West Baden Springs Hotel
French Lick, Indiana
Ahhhh – West Baden. The ambiance, the atmosphere, the architecture. There’s no other place like it on earth!
We return time and again to this magnificent hotel because it’s so special. Built at the turn of the century as a mineral spring resort, it was the largest domed structure in the world for nearly a century, and still inspires awe today.
West Baden and its sister hotel, French Lick, have been lovingly restored to their original 1900’s glory. The properties are about a mile apart, with a casino in the middle, and are linked together by trolley ride, shuttle bus, and paved walkways. Folks of yesteryear came here to partake of the mineral waters, and both West Baden and French Lick still offer full spa and pampering services, as well as stunning hotel rooms and upscale dining.
September has been miserable in the Ohio Valley – hot, dry, and dusty. It hasn’t rained in a month and temperatures have been hovering in the 90’s nonstop. We were looking for some relief and found a whole lot of cool a hundred miles north in Madison, Indiana.
Camped along the Ohio River, we got a little breeze off the water that made a wee bit of difference in the temperature. But touring around Madison was the coolest part.
Rising Sun, Indiana
Help! I’m at a casino and cant leave!
No, I don’t have a gambling problem, even though I’m staying at riverboat casino. I can’t leave because the RV door is jammed and I can’t get out.
I’m traveling a slice of the Ohio River Scenic Byway. In total it’s a 943 mile road designated as a scenic roadway because it follows along the length of the Ohio River. I’m only driving the southern Indiana portion, and as I’ve learned in the past “Scenic Byway“ does not always translate into “Easy Drive“ in the RV. The curvy, narrow, and sometimes rough road may not look intimidating in a car, but it’s a nail biter when your vehicle is over 12 feet tall and bit roll-y.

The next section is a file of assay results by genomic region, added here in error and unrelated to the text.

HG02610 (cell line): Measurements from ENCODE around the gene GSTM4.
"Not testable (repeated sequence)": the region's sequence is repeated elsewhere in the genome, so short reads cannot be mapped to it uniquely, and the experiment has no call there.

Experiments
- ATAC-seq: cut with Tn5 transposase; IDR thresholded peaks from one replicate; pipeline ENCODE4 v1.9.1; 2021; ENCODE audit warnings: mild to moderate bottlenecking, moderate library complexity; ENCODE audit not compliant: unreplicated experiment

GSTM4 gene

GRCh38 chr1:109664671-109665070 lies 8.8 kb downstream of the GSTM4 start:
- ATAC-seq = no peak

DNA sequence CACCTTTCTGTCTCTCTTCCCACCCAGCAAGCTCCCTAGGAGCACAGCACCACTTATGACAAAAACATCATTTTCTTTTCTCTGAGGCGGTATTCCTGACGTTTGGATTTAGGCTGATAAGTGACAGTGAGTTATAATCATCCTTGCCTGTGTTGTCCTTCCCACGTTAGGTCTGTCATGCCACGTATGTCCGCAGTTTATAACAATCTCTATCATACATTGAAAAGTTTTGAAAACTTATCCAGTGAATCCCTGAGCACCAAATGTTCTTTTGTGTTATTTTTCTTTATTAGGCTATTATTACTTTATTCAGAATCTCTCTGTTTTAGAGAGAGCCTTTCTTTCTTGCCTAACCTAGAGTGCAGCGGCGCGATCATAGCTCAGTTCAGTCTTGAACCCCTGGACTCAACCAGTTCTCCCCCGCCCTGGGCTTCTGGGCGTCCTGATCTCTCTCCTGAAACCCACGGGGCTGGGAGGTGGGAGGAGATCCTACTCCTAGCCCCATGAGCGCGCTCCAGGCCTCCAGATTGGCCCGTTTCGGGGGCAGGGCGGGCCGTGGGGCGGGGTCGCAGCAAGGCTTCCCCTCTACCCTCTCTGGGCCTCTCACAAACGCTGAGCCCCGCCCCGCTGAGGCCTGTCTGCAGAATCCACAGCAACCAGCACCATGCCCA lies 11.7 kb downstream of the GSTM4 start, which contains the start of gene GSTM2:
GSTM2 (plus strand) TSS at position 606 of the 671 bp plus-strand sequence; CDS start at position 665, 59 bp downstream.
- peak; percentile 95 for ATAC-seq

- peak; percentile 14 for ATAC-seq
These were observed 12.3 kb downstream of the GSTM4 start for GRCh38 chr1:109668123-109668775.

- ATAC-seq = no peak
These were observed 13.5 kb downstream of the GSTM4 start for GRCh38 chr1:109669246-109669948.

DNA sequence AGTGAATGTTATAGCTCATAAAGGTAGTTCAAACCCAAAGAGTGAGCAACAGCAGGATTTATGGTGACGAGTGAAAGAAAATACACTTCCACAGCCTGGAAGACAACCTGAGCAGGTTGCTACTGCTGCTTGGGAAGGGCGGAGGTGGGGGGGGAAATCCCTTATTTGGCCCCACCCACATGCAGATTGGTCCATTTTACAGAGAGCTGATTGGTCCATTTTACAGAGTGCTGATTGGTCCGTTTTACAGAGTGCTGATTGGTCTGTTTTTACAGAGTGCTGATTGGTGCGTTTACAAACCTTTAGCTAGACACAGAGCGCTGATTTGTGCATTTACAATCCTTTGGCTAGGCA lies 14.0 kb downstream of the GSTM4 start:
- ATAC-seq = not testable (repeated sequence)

But hey, that’s the adventure part, right? Oh, and I’d like to apologize to all those folks driving behind me Tuesday morning that were late for work.
Madison, Indiana was my first stop on this journey. It’s a lively town filled with historic homes and buildings. There’s a rich history of riverboat trade and maritime industries here, and some of the old factory buildings are still standing.
Madison hosts a number of signature events, including the Madison Regatta where high speed hydrofoil boats race impossibly fast around the river. I’ve visited Madison many times before and they usually cater to the tourist business, but I caught the town napping mid-week in early August. Quite a few shops were unexpectedly closed. So I amused myself by walking the charming residential streets instead.
Madison has put a lot of effort into improving their waterfront and it’s a lovely stroll along a brick walkway with a great view of the new bridge. A couple of years ago the new bridge was built right alongside the rickety old iron span that had been there nearly a century. The old bridge was carefully dismantled and the new one was slid over in its place, inch by inch, on top of the existing piers. It was an engineering marvel!
I stayed at the City of Madison Campground with an excellent view of the river atop a small bluff. The campground is just a few blocks from the downtown area, an easy amble along historic streets. I don’t have any other transportation with me this trip except a bicycle. The motorcycle is a two-person job to load and unload, and Tim has headed up north for his annual GenCon geek convention. So that leaves me and the dog to find our way around on foot. Low gear and slow – just like my driving!
General Butler State Resort Park